Life is?? Study Guide - Philippians 4:1-3
** The only way we can ever come into true unity is to find our common ground in the Lord and fellowship in those areas. There will never be, nor was there ever intended to be, unity in every area of our lives. We have different customs, personalities, and so forth. Our unity has to be “in the Lord.” **
Date: 2/10/2018 9:18:43 AM ( 14 mon ) ... viewed 236 times
** Life For Today Study Bible Notes:
Note on Philippians 4:1
Paul really had special feelings for these Philippian Christians.
In the first chapter, he said he rejoiced every time he thought of them, which was often. Certainly one of the things that made them so close was their partnership with him in the Gospel as he expounds upon in this chapter.
Note 1 at Philippians 4:1:
As stated in note 2 at Galatians 5:1, the word “therefore” is tying what Paul was saying here to what he had said previously. Paul had just spoken of the Lord giving us glorified bodies. Because of this wonderful reward to the faithful, we should therefore stand fast in the Lord.
All that we have to gain in the “sweet by-and-by” should provide us with plenty of motivation to stand fast in the “rough here-and-now.”
Note 2 at Philippians 4:1: Paul addressed the Philippians twice in this verse as “dearly beloved.” In this same verse, he also called them “my joy and crown.” These terms expressed Paul’s love for these saints and showed that they were very special to him.
This also revealed what Paul valued most. He wasn’t after the recognition of mankind or their awards. What gave Paul joy was to see others experience the abundant life that only God could give. All the lives that had been changed by the power of God were like a crown that he wore proudly.
One reason Paul had the impact that he did was because he didn’t see things as other people did. Others sought for earthly titles; Paul was after just one thing (see) (Philippians 3:13-14).
Philippians 3:13-14 (NKJV)
13 Brethren, I do not count myself to have apprehended; but one thing I do, forgetting those things which are behind and reaching forward to those things which are ahead,
14 I press toward the goal for the prize of the upward call of God in Christ Jesus.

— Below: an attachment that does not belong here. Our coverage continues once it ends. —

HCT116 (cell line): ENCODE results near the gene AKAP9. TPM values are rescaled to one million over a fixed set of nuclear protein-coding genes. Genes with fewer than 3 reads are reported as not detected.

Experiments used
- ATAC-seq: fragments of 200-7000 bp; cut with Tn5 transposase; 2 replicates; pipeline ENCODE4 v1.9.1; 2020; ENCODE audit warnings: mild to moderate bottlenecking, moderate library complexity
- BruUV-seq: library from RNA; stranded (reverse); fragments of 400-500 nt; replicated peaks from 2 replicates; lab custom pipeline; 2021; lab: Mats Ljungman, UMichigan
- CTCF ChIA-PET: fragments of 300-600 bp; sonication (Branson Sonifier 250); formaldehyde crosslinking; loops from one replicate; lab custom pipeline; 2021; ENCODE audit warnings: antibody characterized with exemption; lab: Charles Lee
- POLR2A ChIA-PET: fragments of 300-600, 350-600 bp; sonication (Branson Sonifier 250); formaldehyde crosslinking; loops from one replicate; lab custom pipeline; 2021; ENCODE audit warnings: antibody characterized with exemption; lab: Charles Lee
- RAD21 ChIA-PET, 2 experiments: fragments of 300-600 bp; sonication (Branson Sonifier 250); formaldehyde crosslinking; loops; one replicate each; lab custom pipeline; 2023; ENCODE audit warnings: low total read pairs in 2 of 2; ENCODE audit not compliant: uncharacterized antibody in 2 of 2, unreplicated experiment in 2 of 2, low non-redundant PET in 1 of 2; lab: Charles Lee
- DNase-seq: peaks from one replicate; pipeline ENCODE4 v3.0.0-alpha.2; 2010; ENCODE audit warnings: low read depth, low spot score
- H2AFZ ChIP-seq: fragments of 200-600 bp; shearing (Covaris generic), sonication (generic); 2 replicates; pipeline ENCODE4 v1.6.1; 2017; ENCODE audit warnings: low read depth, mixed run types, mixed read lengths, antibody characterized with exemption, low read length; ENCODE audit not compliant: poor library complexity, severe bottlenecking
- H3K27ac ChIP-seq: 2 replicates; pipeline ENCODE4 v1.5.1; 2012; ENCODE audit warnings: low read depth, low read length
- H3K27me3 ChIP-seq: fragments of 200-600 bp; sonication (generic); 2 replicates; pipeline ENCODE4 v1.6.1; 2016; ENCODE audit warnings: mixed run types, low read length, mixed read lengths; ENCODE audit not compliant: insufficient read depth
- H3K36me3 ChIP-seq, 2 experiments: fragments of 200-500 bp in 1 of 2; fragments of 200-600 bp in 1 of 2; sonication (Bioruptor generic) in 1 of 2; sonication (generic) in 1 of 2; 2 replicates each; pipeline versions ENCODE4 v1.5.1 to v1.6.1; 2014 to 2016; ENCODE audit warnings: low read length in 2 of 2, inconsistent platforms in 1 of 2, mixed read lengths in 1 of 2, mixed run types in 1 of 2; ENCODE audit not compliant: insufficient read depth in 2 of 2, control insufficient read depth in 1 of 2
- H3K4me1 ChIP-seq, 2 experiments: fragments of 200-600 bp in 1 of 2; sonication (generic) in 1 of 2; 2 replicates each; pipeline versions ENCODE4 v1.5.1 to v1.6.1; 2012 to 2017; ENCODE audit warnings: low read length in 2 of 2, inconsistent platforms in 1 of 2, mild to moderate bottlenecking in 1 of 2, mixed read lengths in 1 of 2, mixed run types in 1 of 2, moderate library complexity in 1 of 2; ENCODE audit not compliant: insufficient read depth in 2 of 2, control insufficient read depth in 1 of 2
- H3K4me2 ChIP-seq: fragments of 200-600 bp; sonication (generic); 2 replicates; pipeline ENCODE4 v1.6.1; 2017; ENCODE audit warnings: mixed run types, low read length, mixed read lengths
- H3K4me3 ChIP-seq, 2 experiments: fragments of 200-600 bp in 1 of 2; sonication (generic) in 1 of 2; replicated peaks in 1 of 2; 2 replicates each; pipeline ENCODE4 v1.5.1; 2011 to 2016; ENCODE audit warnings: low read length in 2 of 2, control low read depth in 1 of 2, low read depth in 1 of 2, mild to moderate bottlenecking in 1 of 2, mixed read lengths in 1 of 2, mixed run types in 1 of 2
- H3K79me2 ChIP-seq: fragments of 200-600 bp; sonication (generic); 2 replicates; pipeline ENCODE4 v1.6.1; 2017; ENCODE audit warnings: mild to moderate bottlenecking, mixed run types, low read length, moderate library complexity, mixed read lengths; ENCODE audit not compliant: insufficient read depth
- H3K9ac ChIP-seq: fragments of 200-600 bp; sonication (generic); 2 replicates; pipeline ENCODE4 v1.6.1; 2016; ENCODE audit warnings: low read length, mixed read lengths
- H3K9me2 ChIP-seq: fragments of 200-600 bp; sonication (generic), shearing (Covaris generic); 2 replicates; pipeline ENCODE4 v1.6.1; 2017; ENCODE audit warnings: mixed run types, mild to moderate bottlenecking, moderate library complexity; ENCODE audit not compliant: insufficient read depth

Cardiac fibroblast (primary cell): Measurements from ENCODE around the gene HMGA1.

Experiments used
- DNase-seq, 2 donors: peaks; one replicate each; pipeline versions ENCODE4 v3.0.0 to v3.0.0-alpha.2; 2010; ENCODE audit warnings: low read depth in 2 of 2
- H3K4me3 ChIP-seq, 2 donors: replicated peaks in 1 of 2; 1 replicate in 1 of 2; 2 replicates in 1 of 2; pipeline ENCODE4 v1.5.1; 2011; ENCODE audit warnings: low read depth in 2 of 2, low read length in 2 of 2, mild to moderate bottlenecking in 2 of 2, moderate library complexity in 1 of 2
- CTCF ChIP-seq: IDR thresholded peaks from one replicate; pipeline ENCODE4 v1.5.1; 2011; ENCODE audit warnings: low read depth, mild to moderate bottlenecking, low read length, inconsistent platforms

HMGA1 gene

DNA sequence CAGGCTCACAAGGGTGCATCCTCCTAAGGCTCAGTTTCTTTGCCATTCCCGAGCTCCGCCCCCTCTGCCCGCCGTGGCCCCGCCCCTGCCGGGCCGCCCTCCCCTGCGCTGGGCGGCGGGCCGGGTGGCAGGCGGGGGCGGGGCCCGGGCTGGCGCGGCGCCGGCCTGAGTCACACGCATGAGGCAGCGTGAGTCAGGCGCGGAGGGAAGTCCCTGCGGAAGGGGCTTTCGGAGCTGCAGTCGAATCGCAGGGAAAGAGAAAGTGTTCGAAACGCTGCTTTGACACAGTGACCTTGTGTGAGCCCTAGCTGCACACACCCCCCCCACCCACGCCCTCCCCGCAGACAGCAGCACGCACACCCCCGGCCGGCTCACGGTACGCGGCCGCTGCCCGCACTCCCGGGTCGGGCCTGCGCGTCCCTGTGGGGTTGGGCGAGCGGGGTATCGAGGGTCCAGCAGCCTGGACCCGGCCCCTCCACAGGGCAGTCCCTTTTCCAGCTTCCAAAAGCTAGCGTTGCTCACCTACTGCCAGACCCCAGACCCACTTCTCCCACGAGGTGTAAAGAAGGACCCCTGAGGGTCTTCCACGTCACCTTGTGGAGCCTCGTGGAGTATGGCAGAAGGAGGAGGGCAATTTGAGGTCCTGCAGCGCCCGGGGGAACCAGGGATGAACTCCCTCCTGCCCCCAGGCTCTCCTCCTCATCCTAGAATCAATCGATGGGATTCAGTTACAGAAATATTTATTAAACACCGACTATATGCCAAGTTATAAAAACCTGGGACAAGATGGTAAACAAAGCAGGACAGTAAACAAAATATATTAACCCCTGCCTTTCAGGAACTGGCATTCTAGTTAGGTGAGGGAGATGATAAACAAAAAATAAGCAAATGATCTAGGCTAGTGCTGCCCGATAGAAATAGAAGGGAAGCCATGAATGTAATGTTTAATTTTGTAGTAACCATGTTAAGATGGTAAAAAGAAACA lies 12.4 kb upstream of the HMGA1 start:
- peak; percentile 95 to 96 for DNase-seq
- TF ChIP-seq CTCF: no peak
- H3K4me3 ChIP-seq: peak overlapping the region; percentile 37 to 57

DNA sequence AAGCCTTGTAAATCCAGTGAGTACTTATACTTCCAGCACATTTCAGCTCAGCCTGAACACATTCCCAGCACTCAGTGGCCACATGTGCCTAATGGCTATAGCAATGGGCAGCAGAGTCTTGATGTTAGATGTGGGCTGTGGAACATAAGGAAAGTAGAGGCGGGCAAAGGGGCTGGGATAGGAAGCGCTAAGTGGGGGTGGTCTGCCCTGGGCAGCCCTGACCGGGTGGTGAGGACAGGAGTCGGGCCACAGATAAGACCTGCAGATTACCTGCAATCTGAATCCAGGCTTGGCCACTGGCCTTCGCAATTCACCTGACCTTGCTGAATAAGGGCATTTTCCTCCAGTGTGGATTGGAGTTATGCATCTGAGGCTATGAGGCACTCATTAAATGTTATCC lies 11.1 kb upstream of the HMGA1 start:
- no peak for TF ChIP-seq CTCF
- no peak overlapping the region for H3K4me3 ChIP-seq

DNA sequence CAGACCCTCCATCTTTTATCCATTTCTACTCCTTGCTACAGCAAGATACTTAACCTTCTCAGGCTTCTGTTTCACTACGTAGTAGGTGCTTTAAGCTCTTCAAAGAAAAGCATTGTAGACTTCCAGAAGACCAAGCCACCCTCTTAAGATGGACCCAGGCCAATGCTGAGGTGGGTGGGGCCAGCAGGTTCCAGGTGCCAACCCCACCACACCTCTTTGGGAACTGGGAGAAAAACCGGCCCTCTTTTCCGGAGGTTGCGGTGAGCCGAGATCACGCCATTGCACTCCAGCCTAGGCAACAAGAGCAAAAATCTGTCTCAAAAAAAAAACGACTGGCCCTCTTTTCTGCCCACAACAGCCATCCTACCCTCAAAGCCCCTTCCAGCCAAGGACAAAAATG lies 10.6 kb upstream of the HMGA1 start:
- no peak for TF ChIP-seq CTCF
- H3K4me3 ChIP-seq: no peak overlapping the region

Note 3 at Philippians 4:1: “Stand fast” is translated from one Greek word, “STEKO,” which described a military soldier who stood fast in the midst of a battle.
It is only the strength and power of the Lord that are able to make us stand and to keep us from falling
(Jude 24). That is why Paul told the Philippians to “stand fast in the Lord.”
Although this power is always available in Christians’ lives, it will not work automatically. It must be personally appropriated by (personal) faith.
Day by day, moment by moment, Christians must trust the power of the Lord, rather than their own power, for the victory over sin, the flesh, and the devil.
Note on Philippians 4:2
Most commentaries believe these were two women that Paul was beseeching to lay aside their differences. It is true that differences arise, as can be seen in this instance.
But notice that Paul didn’t accept it as an inevitable thing. He was calling for unity. Division is terribly damaging to the work of the Lord, and variances should be reconciled if at all possible.
Note 4 at Philippians 4:2: Euodias and Syntyche were women in the Philippian church who Paul said had labored with him in the Gospel (Philippians 4:3). This is the only time they are mentioned by name in Scripture. Euodias means “fragrance” (Thayer’s Greek-English Lexicon), and Syntyche means “with fate” (Smith’s Bible Dictionary).
From this context, we can see that there had been a disagreement between them, and Paul was beseeching them to reconcile.